intention to buy the controlling interest in the Company. The principal
business of the assessees was in paper, and they were doing some business in
shares and brokerage' in shares. The evidence does not disclose how it was
intended by the assessees to finance such a large transaction. The Tribunal was
apparently of the view that a solicitor, an auditor and a firm of sharebrokers
and paper merchants could not have been associated in a genuine project of acquiring
the controlling interest in one of the largest textile units in the country
which was expected to and did cost Rs. 4 crores. The Tribunal had directed that
certain persons including Ram Kumar Agarwalla the-principal partner of the
assessees be examined as witnesses. The principal partner of the assessees did
not give evidence. Ramgopal Agarwalla another partner of the firm who appeared
before the Appellate Assistant 959 Commissioner pleaded. that he had no
personal knowledge about the details of the negotiations or "as to the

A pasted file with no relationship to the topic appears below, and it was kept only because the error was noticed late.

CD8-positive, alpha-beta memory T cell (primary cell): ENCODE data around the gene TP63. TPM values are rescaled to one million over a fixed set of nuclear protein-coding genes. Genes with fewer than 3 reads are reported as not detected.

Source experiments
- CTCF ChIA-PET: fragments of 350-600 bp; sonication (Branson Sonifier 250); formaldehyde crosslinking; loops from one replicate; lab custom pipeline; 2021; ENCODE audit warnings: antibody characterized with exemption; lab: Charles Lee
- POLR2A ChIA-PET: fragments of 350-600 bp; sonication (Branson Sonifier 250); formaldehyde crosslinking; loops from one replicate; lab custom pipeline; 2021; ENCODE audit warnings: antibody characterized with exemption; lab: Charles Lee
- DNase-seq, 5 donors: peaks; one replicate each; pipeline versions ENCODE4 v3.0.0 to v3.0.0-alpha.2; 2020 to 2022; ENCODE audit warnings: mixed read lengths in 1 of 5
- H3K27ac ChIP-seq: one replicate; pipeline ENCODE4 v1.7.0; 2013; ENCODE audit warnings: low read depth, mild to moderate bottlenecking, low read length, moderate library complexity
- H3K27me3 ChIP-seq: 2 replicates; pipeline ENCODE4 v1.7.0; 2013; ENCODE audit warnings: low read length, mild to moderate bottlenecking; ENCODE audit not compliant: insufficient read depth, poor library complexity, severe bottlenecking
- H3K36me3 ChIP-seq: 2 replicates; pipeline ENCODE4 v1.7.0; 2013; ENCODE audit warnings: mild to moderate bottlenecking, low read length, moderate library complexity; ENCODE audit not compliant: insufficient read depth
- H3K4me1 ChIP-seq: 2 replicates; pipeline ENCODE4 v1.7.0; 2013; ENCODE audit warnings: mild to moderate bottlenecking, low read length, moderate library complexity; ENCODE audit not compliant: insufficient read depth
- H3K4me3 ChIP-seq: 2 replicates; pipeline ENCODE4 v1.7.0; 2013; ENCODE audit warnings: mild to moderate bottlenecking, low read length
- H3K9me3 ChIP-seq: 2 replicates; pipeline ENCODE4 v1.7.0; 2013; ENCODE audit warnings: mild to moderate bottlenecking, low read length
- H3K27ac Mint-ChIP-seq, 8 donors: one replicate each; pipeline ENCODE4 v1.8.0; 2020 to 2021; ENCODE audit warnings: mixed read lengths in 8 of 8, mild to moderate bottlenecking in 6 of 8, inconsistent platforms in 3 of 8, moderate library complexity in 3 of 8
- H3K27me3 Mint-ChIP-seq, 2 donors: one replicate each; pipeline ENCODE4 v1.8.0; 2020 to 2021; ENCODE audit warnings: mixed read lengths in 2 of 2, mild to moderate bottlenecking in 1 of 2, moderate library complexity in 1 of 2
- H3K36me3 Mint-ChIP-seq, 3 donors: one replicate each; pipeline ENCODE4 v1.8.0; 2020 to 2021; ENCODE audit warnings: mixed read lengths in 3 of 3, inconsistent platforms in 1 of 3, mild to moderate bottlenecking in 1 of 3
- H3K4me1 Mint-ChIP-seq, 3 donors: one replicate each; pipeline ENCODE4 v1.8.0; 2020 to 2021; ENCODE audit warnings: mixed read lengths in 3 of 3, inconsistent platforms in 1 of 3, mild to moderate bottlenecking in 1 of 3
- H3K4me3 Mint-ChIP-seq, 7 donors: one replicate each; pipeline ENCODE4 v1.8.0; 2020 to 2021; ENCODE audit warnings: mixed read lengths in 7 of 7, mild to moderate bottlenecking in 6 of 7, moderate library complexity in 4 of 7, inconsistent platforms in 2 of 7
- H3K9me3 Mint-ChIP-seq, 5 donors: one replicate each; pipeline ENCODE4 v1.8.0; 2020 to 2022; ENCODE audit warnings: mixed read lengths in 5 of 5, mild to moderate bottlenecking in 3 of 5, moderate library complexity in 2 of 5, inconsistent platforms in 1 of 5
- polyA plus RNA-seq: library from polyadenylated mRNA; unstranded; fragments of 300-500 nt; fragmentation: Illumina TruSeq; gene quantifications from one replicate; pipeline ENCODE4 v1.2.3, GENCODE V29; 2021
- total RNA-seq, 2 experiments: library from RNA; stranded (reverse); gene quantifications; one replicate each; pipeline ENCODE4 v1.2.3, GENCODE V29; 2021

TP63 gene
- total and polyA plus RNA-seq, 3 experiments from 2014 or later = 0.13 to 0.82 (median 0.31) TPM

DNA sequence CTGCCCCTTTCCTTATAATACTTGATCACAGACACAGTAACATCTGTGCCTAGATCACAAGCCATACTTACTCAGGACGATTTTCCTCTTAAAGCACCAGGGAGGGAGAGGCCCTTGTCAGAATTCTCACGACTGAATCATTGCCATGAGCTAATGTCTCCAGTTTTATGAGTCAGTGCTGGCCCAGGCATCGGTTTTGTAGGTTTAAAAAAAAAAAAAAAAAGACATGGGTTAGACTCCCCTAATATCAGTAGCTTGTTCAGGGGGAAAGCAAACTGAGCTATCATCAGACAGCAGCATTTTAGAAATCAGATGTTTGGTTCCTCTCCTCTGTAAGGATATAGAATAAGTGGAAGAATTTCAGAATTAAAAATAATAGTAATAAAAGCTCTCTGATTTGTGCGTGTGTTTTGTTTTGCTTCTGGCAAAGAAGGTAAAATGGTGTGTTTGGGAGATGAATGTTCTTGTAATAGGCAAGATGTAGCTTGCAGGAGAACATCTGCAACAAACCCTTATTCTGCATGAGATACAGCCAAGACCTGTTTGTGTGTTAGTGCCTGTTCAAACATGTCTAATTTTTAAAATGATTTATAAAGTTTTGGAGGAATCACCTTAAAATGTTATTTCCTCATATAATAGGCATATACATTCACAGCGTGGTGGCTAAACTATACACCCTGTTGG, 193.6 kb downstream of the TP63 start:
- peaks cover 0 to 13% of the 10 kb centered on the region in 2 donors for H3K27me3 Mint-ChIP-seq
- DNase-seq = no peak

financial part of the aspect of the matter, since it was being dealt with by
the senior partner Ram Kumar Agarwalla".
David Mitchell and Rowan, Hodge had it
appears left India, and they also could not be examined. The conclusion
recorded by the Tribunal that the assessees David Mitchell and Rowan Hodge had
no intention to acquire the controlling interest, but were seeking to associate
themselves in a venture in the nature of trade, cannot in the circumstances be
said to be without evidence. The conclusion that the assessees and their two
associates received Rs. 6,00,000/not in consideration of refraining from
competing in the purchase of, the controlling interest, but as remuneration for
services rendered is based on evidence before the Tribunal. The receipt must
therefore be regarded as a revenue receipt earned in the course of the business
of' the assessees.
It is unnecessary to make a detailed
reference to the decisions which were cited at the Bar e.g. Higgs v. Oliver ()
and in Commissioner of Income-tax Bombay v. The Mills Store Co. Karachi(2). In